It’s now been a couple of years that I’ve been running Ubuntu as my daily driver. I had been on MacOS, but my MacBook was very old, and I was swayed by Dell’s XPS series laptops that came with Ubuntu preinstalled. As a newcomer to Linux, not having to install the OS myself was a major selling point.

I’ve now been through several reinstalls of Ubuntu (most recently 20.10), and have lost most of my fear of installing from scratch. In fact, it’s now one of the things I like most about Linux: if I’m unhappy with how things are going, I can always start again with a fresh install.

Moving from MacOS to Ubuntu was really a matter of trading one set of problems for a different set of problems. But I prefer the problems on Ubuntu. With a bit of work they are almost always resolvable to my satisfaction. It is very satisfying to be able to fix things yourself.

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Bootstrap and LibGuides

What is Bootstrap, and what can it do for my LibGuides?

Bootstrap is the framework that underpins LibGuides, and you’ll find it gives you much more control over how your LibGuides work. Bootstrap provides a collection of CSS and JavaScript components that will help you build responsive web pages. Gaining an understanding of how Bootstrap works will let you supercharge your guides.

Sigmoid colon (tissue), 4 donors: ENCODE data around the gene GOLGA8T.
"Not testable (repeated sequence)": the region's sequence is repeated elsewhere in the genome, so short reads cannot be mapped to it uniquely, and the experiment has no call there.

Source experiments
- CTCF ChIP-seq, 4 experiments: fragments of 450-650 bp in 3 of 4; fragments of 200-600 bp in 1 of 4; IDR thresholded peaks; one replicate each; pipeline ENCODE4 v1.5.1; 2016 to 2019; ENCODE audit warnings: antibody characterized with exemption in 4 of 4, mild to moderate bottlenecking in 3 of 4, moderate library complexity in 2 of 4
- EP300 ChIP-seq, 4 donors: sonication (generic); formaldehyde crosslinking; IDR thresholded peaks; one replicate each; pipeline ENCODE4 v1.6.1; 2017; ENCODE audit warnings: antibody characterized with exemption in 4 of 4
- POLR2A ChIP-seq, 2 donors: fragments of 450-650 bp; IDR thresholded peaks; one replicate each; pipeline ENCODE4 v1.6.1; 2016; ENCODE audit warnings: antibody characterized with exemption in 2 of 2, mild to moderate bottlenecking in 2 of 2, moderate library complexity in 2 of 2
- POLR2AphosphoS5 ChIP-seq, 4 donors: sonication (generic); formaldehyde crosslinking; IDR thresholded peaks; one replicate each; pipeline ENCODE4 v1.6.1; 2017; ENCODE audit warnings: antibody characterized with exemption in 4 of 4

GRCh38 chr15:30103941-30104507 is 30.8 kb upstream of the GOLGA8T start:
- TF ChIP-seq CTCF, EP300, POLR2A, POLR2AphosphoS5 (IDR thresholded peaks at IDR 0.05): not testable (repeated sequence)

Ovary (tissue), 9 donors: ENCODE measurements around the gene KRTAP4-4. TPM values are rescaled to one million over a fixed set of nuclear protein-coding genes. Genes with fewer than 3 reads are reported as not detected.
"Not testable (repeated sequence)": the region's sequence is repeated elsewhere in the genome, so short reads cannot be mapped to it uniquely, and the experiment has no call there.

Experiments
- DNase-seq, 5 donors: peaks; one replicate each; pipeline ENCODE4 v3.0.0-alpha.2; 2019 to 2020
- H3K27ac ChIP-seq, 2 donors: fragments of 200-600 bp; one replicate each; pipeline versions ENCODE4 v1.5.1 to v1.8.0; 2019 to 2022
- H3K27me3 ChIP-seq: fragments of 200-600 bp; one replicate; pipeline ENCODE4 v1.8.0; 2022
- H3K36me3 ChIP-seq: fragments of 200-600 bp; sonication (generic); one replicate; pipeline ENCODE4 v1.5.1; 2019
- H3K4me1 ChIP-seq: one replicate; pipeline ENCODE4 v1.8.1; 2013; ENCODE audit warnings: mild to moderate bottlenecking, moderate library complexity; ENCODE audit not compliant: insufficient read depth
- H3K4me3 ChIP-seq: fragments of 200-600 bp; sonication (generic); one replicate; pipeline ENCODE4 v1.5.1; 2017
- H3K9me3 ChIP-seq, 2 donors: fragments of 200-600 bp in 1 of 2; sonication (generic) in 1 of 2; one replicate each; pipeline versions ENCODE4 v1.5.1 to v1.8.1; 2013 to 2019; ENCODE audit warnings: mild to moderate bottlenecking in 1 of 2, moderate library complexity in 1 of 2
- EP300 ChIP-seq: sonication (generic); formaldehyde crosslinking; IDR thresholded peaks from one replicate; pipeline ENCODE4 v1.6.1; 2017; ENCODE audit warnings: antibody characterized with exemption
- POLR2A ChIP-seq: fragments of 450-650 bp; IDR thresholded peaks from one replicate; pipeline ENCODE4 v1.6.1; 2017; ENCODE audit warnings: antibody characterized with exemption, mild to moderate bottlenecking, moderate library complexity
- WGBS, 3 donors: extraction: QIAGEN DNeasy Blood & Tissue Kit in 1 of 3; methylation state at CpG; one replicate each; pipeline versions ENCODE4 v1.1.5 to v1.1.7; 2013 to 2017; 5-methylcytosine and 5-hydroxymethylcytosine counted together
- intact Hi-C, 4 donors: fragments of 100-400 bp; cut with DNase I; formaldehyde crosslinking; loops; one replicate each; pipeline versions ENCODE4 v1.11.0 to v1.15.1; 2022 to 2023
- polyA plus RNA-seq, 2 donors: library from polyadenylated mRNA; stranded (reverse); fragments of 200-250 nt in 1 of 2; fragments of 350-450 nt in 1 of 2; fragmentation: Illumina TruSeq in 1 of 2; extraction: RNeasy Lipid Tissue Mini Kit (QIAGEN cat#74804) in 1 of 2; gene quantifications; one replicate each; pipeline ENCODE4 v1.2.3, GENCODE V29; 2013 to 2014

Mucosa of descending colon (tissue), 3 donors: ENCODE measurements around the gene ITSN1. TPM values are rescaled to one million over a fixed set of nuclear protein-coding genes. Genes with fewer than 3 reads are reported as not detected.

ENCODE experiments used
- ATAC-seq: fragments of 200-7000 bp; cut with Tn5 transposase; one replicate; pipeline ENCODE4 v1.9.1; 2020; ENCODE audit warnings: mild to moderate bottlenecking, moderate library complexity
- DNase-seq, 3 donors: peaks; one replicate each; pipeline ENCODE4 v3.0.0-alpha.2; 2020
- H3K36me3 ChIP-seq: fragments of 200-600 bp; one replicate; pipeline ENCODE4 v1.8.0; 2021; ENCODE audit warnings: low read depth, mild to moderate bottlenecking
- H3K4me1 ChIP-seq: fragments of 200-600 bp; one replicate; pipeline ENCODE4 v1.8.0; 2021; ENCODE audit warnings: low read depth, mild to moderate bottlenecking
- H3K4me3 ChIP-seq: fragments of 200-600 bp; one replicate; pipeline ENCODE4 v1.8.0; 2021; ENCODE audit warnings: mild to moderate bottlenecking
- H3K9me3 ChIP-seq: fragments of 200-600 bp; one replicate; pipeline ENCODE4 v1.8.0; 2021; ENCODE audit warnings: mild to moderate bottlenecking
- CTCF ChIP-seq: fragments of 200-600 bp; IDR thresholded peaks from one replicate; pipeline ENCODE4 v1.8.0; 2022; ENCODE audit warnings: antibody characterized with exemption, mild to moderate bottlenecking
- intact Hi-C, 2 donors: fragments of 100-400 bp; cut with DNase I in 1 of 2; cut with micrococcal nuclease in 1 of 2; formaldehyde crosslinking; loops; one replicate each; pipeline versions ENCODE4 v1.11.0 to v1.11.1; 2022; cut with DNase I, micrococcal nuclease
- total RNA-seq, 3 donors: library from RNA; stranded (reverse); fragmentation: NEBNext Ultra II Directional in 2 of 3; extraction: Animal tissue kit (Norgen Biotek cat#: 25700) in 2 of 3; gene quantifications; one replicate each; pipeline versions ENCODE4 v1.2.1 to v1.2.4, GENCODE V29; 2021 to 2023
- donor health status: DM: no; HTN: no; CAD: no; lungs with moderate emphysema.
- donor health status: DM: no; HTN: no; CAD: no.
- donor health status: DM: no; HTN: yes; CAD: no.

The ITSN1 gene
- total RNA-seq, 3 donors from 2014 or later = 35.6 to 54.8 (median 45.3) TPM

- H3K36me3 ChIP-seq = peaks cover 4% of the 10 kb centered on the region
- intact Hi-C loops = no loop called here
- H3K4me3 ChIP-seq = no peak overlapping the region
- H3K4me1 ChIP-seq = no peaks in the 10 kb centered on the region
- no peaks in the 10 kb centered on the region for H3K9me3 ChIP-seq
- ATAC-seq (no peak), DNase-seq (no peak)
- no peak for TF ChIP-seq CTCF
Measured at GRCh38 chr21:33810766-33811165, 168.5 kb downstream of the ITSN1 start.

With some understanding of the technical details, Bootstrap will open many possibilities for your guides. Knowledge of Bootstrap transforms LibGuides from a relatively restricted set of pre-built components into a much more flexible web framework. In short, Bootstrap makes it possible to do a lot more with LibGuides.

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LibGuides (part 2)

At the outset, it is possible to overlook features of LibGuides CMS such as groups and their accompanying permissions. But groups can be useful, since they can describe organizational realities, so you may find that they’re helpful to you at some point in your LibGuides journey.

For us, LibGuides was a powerful tool to organize web work within the library, after it had long been managed elsewhere on campus. Bringing workflows back into the library accentuated the need for more fine-grained permissioning in our tools.

Likewise, managing JavaScript and CSS in a more hierarchical, group-defined way with LibGuides allowed us to tackle technical debt.

Which is to say that it is worth thinking about groups and permissions in LibGuides, as they can be helpful in the long run.